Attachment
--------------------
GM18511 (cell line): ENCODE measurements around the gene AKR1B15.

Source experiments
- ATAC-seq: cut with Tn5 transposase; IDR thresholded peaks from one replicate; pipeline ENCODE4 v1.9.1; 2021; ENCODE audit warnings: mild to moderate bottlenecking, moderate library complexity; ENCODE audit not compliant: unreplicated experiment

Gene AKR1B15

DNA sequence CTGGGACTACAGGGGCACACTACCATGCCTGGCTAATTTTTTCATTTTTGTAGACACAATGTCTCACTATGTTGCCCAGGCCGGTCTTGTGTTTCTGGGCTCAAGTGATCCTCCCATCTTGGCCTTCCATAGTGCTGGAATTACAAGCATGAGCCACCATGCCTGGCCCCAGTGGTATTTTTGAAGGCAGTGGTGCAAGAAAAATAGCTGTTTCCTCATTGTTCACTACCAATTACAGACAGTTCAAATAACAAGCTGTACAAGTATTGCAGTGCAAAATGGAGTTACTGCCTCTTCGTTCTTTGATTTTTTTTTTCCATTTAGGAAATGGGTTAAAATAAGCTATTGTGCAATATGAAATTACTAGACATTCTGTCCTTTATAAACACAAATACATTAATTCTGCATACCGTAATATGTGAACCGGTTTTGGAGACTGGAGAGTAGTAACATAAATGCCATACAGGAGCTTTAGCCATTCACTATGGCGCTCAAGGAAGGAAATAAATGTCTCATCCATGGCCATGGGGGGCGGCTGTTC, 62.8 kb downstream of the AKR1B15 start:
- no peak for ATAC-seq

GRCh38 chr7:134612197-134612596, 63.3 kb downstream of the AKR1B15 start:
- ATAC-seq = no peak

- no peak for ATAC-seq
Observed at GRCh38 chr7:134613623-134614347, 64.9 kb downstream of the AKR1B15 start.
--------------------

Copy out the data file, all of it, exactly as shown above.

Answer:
GM18511 (cell line): ENCODE measurements around the gene AKR1B15.

Source experiments
- ATAC-seq: cut with Tn5 transposase; IDR thresholded peaks from one replicate; pipeline ENCODE4 v1.9.1; 2021; ENCODE audit warnings: mild to moderate bottlenecking, moderate library complexity; ENCODE audit not compliant: unreplicated experiment

Gene AKR1B15

DNA sequence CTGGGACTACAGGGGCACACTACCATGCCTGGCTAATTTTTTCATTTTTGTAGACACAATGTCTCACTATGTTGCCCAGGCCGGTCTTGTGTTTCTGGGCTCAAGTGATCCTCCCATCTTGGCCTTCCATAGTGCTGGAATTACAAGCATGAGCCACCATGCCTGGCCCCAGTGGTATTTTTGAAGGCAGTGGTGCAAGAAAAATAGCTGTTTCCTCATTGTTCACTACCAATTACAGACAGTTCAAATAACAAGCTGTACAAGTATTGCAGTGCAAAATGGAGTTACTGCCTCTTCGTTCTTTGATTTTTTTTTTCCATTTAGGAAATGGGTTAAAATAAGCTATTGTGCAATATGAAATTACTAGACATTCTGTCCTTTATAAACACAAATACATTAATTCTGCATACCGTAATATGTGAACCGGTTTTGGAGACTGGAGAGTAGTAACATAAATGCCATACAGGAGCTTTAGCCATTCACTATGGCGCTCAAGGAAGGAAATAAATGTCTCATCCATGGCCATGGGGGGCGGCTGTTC, 62.8 kb downstream of the AKR1B15 start:
- no peak for ATAC-seq

GRCh38 chr7:134612197-134612596, 63.3 kb downstream of the AKR1B15 start:
- ATAC-seq = no peak

- no peak for ATAC-seq
Observed at GRCh38 chr7:134613623-134614347, 64.9 kb downstream of the AKR1B15 start.